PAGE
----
Diabetes mellitus is a growing threat to human health. Current pharmacological agents cause undesirable side-effects. Herbal remedies offer the potential for alternative treatment strategies that may prove more cost-effective and devoid of the undesirable side-effects. The purpose of this study was to evaluate the in vitro anti-diabetic activity of aqueous and methanol extracts of Sclerocarya birrea (A. Rich.) Hochst. (Anacardiaceae) and Ziziphus mucronata Willd. (Rhamnaceae), which are traditionally used for the treatment of diabetes mellitus in southern Africa.
Polyphenolic contents of extracts were quantified using the aluminium trichloride and Folin-Ciocalteau methods. The capacity of individual extracts to scavenge both the 2,2’-azino-bis(3-ethylbenzothiazoline-6-sulfonic acid) and 2,2-diphenyl-1-picrylhydrazyl radicals was used as a measure of antioxidant activity. The inhibitory activities of the crude extracts of both plants on the enzymes, α-amylase and α-glucosidase, were determined using colorimetric assays. The effects of the crude extracts on cell viability was assessed in C2C12 myotubes, HepG2 hepatocarcinoma cells, 3T3-L1 adipocytes and RIN-m5F pancreatic β-islet cells, using the Sulforhodamine B assay. Fluorescence detection was used to investigate the effects of the crude extracts on glucose uptake in C2C12, HepG2 and 3T3-L1 cells. Insulin secretion was assessed in RIN-m5F cells, using ELISA.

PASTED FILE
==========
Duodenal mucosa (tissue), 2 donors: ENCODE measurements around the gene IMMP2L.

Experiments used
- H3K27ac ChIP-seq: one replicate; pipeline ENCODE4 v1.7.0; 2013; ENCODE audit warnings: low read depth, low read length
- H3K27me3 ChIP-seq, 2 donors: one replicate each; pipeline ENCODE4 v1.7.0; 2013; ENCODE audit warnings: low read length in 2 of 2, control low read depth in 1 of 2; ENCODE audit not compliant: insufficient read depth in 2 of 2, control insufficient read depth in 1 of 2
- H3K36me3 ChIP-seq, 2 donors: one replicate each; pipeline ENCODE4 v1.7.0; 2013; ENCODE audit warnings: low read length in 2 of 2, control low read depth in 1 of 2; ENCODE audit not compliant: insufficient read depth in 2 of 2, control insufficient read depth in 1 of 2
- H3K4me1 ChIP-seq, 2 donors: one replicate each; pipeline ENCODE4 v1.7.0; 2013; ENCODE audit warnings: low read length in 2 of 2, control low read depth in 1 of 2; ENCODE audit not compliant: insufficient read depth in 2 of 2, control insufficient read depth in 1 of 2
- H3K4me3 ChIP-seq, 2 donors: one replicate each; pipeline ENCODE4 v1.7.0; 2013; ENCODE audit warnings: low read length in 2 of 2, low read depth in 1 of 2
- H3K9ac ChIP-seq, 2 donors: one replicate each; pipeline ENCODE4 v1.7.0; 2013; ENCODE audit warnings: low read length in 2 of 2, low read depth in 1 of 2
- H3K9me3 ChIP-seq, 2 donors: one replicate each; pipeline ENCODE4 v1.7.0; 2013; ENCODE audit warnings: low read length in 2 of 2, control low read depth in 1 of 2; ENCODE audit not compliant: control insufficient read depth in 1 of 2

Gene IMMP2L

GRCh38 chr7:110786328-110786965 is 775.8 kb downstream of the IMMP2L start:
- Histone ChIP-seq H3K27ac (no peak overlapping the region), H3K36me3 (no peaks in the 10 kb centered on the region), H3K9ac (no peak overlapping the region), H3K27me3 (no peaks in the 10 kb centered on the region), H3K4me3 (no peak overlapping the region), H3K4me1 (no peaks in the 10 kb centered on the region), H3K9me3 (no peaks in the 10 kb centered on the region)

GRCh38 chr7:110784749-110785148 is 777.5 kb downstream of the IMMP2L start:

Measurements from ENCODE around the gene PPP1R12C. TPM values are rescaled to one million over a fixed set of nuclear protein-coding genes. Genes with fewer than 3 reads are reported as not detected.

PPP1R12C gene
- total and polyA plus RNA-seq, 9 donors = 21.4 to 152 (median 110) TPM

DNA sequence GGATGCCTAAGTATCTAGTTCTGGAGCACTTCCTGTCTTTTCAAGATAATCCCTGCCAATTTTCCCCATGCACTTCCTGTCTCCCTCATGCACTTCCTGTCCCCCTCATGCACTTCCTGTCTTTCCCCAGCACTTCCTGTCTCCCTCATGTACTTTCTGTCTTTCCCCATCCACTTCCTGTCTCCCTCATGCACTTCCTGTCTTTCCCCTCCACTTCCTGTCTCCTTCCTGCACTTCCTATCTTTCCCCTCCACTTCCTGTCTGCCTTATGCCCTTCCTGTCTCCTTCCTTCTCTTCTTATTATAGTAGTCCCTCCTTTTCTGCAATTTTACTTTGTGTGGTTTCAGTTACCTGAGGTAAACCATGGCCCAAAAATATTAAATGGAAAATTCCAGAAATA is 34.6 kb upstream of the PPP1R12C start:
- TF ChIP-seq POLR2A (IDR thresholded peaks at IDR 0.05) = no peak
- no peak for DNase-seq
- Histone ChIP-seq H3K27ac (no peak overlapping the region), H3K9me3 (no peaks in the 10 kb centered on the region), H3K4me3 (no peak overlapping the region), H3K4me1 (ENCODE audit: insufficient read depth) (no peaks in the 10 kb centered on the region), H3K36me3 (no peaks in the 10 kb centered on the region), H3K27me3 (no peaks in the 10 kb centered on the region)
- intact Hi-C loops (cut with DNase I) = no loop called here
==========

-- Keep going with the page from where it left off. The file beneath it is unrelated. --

Crude extracts of both plants contained flavonoids and phenols, but flavonoid content was predominantly higher. All the extracts displayed antioxidant activity, with the methanol extract of S. birrea possessing the most potent free radical scavenging ability (IC50 = 2.16 μg/ml). Aqueous and methanol extracts of S. birrea displayed significantly (p < 0.05) greater inhibition of α-amylase, than the positive control, acarbose. Only the methanol extract of Z. mucronata inhibited α-amylase activity. Furthermore, crude extracts of both plants also displayed potent α-glucosidase inhibitory activity. Most of the crude extracts had low toxicity, where concentrations of 100 μg/ml of crude extract of the plants did not induce 50% cell death.
Although no significant increase in insulin secretion from cultured RIN-m5F cells was noted, the crude extracts of both plants significantly (p < 0.05) increased glucose uptake in C2C12, HepG2 and 3T3-L1 cells, with efficacy significantly (p < 0.05) higher than the positive control, insulin.
From the results, the plant extracts appear to exert their hypoglycaemic effects independently of insulin, via an extra-pancreatic mechanism, possibly involving interactions with the different receptors. An additive hypoglycaemic effect originates from the inhibition of both α-amylase and α-glucosidase. The findings of the present study provide evidence that S. birrea and Z. mucronata possess in vitro anti-diabetic activity. Further investigations are required to elucidate the mechanism(s) of action of the crude extracts using more targeted in vitro assays.